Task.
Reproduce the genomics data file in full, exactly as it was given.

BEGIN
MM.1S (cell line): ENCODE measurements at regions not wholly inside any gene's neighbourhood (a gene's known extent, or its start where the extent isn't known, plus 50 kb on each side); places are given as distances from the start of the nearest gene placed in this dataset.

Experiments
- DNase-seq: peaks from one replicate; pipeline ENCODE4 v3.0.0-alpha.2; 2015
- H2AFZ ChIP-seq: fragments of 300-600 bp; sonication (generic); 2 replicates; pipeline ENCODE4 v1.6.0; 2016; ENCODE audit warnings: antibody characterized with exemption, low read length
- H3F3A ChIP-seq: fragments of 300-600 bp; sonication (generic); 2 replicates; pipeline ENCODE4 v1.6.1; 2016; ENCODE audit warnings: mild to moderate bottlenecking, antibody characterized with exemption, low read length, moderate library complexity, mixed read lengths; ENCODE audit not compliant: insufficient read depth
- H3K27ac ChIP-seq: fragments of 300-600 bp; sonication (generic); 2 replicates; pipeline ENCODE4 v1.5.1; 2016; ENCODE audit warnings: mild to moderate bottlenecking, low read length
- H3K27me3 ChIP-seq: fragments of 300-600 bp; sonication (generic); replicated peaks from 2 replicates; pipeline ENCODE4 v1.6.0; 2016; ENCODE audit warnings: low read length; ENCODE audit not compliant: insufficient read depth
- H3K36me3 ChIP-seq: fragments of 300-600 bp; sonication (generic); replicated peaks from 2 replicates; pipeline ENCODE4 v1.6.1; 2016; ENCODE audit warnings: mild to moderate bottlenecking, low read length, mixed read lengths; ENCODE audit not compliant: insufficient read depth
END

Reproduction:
MM.1S (cell line): ENCODE measurements at regions not wholly inside any gene's neighbourhood (a gene's known extent, or its start where the extent isn't known, plus 50 kb on each side); places are given as distances from the start of the nearest gene placed in this dataset.

Experiments
- DNase-seq: peaks from one replicate; pipeline ENCODE4 v3.0.0-alpha.2; 2015
- H2AFZ ChIP-seq: fragments of 300-600 bp; sonication (generic); 2 replicates; pipeline ENCODE4 v1.6.0; 2016; ENCODE audit warnings: antibody characterized with exemption, low read length
- H3F3A ChIP-seq: fragments of 300-600 bp; sonication (generic); 2 replicates; pipeline ENCODE4 v1.6.1; 2016; ENCODE audit warnings: mild to moderate bottlenecking, antibody characterized with exemption, low read length, moderate library complexity, mixed read lengths; ENCODE audit not compliant: insufficient read depth
- H3K27ac ChIP-seq: fragments of 300-600 bp; sonication (generic); 2 replicates; pipeline ENCODE4 v1.5.1; 2016; ENCODE audit warnings: mild to moderate bottlenecking, low read length
- H3K27me3 ChIP-seq: fragments of 300-600 bp; sonication (generic); replicated peaks from 2 replicates; pipeline ENCODE4 v1.6.0; 2016; ENCODE audit warnings: low read length; ENCODE audit not compliant: insufficient read depth
- H3K36me3 ChIP-seq: fragments of 300-600 bp; sonication (generic); replicated peaks from 2 replicates; pipeline ENCODE4 v1.6.1; 2016; ENCODE audit warnings: mild to moderate bottlenecking, low read length, mixed read lengths; ENCODE audit not compliant: insufficient read depth